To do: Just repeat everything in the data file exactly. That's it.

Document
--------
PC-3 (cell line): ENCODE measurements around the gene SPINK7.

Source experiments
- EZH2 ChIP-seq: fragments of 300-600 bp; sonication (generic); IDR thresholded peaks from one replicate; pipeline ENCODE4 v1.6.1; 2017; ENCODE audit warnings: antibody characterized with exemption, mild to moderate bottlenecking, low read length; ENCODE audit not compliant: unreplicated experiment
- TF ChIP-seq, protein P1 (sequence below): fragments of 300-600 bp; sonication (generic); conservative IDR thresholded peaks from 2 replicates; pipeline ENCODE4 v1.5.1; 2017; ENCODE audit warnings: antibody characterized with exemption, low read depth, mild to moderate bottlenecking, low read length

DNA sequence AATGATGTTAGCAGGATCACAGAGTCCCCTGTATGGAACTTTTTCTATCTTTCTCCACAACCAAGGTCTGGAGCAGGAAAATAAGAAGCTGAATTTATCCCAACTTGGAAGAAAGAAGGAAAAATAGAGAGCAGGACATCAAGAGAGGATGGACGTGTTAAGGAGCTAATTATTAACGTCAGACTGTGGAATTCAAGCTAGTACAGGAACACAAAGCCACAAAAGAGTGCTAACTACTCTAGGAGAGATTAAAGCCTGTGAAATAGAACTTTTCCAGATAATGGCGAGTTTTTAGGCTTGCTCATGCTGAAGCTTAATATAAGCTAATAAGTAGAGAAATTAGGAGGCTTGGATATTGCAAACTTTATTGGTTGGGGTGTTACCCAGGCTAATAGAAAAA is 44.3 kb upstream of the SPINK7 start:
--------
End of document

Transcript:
PC-3 (cell line): ENCODE measurements around the gene SPINK7.

Source experiments
- EZH2 ChIP-seq: fragments of 300-600 bp; sonication (generic); IDR thresholded peaks from one replicate; pipeline ENCODE4 v1.6.1; 2017; ENCODE audit warnings: antibody characterized with exemption, mild to moderate bottlenecking, low read length; ENCODE audit not compliant: unreplicated experiment
- TF ChIP-seq, protein P1 (sequence below): fragments of 300-600 bp; sonication (generic); conservative IDR thresholded peaks from 2 replicates; pipeline ENCODE4 v1.5.1; 2017; ENCODE audit warnings: antibody characterized with exemption, low read depth, mild to moderate bottlenecking, low read length

DNA sequence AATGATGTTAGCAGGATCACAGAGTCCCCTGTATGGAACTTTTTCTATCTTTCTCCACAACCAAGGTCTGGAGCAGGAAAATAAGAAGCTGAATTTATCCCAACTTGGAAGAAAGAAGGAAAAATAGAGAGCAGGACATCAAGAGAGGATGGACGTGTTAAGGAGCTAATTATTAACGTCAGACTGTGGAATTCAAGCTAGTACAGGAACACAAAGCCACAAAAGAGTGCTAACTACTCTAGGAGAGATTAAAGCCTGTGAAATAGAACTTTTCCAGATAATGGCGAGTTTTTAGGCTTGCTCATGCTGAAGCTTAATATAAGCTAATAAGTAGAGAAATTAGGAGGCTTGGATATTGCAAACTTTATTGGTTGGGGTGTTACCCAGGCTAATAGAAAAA is 44.3 kb upstream of the SPINK7 start: